Northeastern Section - 36th Annual Meeting (March 12-14, 2001)
Paper No. 15-0
Presentation Time: 8:30 AM-12:00 PM


PERRY, Ethan R.1, NORTON, Stephen A.1, CANGELOSI, John A.2, HESS, Charles T.3, and NORRIS, Mary J.3, (1) Department of Geological Sciences, Univ of Maine, 5790 Bryand Global Sciences Center, Orono, ME 04469-5790,, (2) Senator George J. Mitchell Center for Environmental and Watershed Research, Univ of Maine, 5764 Sawyer Environmental Research Center, Orono, ME 04469-5764, (3) Department of Physics and Astronomy, Univ of Maine, 5709 Bennett Hall, Orono, ME 04469-5709

Seven lakes in the towns of Bucksport, Dedham, Holden and Orrington, Maine, provide an opportunity to investigate temporal changes in the total Hg (HgT) and anthropogenic Hg (HgA) deposition rates since the late 1800s. The lake sediment was cored using a stationary piston corer during 1999 and 2000. Sediment cores were analyzed for Hg and were dated using 210Pb, in order to determine changing Hg deposition rates through time. In principle, HgT consists of three components. The background Hg component (HgB) is taken to be the Hg accumulation rate in the lake before 1900. A variable Hg component (HgV) results from changes in deposition of sediment derived from the watershed, which is assumed to possess a constant, background Hg value. An anthropogenic Hg component, HgA, is deposited directly on the lake surface or reaches the lake from the terrestrial portion of the catchment. A series of calculations allows for the separation of HgA for each lake. In this study, HgB values range from 1 to 2 ng Hg/cm2/year, HgT values range from 2 to 20 ng Hg/cm2/year, and HgA values range from 0 to 10 ng Hg/cm2/year.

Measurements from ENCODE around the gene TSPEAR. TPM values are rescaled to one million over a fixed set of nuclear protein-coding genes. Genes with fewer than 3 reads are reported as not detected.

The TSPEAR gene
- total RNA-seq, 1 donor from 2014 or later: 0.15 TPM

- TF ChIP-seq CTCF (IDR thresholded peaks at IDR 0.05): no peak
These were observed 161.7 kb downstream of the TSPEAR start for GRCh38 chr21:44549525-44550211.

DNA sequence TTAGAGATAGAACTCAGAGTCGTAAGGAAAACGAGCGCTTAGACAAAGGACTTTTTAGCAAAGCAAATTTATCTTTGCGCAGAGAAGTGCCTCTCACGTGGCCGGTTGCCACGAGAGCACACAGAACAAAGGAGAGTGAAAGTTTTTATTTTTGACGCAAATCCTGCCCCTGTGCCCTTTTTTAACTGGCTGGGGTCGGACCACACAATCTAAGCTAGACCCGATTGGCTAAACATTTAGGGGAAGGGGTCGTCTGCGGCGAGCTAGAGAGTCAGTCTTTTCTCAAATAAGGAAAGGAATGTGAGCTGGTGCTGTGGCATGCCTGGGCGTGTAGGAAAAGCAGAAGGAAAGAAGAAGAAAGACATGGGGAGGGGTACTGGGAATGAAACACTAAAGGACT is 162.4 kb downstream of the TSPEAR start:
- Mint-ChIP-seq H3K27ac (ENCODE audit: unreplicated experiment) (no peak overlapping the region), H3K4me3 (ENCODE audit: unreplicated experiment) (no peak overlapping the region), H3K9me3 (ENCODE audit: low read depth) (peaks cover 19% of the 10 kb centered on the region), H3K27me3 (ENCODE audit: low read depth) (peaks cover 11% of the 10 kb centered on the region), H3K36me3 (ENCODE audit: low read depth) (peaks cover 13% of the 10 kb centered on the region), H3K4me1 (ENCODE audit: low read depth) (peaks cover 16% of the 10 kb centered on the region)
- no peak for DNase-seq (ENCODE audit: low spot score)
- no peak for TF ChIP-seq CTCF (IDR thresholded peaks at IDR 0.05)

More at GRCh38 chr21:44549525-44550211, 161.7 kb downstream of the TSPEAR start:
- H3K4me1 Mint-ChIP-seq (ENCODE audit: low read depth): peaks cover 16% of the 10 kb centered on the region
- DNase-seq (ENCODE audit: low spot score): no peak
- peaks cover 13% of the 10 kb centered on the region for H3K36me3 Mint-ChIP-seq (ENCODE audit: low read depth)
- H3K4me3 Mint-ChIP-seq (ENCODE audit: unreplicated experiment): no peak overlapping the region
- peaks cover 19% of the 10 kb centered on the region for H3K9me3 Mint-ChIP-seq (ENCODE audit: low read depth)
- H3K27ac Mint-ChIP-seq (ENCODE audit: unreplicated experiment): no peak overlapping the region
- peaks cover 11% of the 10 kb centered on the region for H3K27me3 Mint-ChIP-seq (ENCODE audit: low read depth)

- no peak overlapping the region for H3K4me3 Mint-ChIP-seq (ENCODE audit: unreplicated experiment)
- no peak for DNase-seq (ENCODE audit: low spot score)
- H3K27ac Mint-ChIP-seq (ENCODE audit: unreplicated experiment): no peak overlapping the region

Six of the seven lakes exhibit similar trends in HgA, rising above background values near 1900 and steadily climbing to present values (4 to 8 ng Hg/cm2/year) along a relatively smooth profile. Williams Pond has a markedly different trend, with HgA rising above background values in the 1880s and rapidly climbing to modern values by 1950. Watershed processes involving the storage, release and transport of Hg may contribute to differences among profiles. Transport of Hg from watersheds is associated with dissolved and particulate organic matter derived from soils and wetlands. This dynamic coupling of watershed processes with atmospheric Hg deposition and sedimentation enables the development of dose-response models for Hg storage and transport in different watersheds.

Northeastern Section - 36th Annual Meeting (March 12-14, 2001)
General Information for this Meeting
Session No. 15--Booth# 4
Hydrogeology and Geochemistry (Posters)
Sheraton Burlington: Lake Champlain Exhibition Hall
8:30 AM-12:00 PM, Tuesday, 13 March 2001

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